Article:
TikTok Ruins Everything

When your Six Flags food hacks go viral, you might be ruining it for the rest of us.

There's a phrase that the TikTok generation may be learning the hard way when it comes to food hacks: "Snitches get stitches." Or at the very least, "If you're going to reveal on TikTok all the ways to score free food, someone might find out and stop allowing us to get the free food and we'll say nasty things about you on the internet." Not as catchy, but still a sentiment worth avoiding.

The latest casualty of TikTok blabbing is the unlimited meal plan at Six Flags. Who's going to break the news to Six Flags meal plan superstar Dylan?

How TikTok destroyed Six Flags’ unlimited meal plan

The Six Flags unlimited meal plan was an add-on to the cost of a season pass. But last Thursday Six Flags announced it is ending the plan, calling it "highly unprofitable," "ripe for abuse," and something that was "making the park experience worse for families," Fortune reports. The reason that families are having a bad time is because TikTok personalities bragging about saving money by eating all their meals at Six Flags has caused crowds to flood the park just for the food every day.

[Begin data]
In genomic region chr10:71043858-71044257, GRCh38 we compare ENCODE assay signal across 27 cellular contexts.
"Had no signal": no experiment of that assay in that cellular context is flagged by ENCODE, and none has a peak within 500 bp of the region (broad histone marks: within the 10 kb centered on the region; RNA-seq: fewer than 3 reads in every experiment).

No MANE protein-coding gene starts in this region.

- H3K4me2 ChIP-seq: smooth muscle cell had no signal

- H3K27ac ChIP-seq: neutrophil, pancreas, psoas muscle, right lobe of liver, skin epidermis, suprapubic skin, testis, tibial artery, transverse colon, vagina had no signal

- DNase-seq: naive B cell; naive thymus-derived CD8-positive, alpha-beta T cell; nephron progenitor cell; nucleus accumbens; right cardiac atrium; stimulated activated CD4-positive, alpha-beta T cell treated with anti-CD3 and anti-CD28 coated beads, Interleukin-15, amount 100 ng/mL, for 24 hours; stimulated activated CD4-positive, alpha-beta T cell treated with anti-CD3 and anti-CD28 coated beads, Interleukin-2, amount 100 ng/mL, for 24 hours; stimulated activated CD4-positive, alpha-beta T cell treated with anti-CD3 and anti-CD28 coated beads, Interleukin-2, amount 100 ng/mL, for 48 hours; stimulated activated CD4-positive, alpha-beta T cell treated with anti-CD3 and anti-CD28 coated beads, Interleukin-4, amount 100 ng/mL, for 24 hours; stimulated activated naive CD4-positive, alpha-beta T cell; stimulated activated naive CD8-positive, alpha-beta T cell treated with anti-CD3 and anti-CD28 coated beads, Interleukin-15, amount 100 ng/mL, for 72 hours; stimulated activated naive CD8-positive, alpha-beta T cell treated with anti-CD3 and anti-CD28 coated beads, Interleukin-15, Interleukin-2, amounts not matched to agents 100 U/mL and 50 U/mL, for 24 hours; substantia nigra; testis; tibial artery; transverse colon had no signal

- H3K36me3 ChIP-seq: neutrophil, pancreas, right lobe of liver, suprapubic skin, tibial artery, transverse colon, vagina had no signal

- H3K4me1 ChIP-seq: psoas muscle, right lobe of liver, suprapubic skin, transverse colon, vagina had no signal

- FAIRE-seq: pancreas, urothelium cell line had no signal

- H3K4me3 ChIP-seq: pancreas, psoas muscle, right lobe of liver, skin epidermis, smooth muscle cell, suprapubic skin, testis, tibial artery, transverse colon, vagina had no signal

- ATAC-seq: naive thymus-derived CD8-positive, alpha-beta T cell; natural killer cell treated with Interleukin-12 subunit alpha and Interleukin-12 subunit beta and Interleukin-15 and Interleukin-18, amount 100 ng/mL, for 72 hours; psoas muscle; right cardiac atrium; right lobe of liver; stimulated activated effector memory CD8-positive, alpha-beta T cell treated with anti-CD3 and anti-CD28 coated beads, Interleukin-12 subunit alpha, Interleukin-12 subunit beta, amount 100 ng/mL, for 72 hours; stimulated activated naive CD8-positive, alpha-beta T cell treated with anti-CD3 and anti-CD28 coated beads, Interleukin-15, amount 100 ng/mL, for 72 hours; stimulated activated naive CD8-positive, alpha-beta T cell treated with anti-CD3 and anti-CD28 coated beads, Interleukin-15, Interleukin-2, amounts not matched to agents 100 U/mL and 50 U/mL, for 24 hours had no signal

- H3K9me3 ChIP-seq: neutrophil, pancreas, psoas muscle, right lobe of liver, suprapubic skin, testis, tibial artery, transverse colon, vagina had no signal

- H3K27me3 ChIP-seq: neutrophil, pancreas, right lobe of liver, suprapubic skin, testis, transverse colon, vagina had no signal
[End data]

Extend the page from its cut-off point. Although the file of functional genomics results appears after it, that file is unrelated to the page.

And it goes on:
"They ruin the experience for somebody who came in on a single-day ticket with their family...who paid a lot of money to come...now they have 45 minutes to an hour to wait to get a meal while those other people are choking up the line for $80 for the whole season," Six Flags CEO Selim Bassoul told analysts on the company's first-quarter earnings call Thursday.

The company says it might introduce a reconfigured meal plan soon, but ultimately the goal is to attract fewer guests who will spend more. Seriously, where will Dylan get all his meals now?!

TikTok ‘free food’ hacks and other tips causing controversy

In March, a viral TikTok uploaded to Discord displayed codes to use on various food delivery services for free and discounted items. Comments were filled with users wondering how abusing these codes would affect the delivery drivers, reports Newsweek—free meals often lead customers to leave lower, if any, tips on their orders. Others worried that this was a scam.


At the end of last year, Starbucks baristas were speaking out against a hack to get two iced drinks for the price of one for simply asking for no ice and an extra cup, Thrillist reports. They were quick to point out that the taste could be altered by the addition of ice, and that this wasn't a foolproof plan because baristas still have very specific measurements to follow for each drink.

It wouldn't be the first time that a TikTok hack has led users awry. We have the terrible, full-price Chipotle burrito to prove it.

Remember, don't always trust TikTok, and that goes both ways. Don't trust the videos you watch to guide your eating habits, and don't trust that it's the right platform for your own beloved food hacks. Going viral isn't worth losing your favorite Six Flags meals.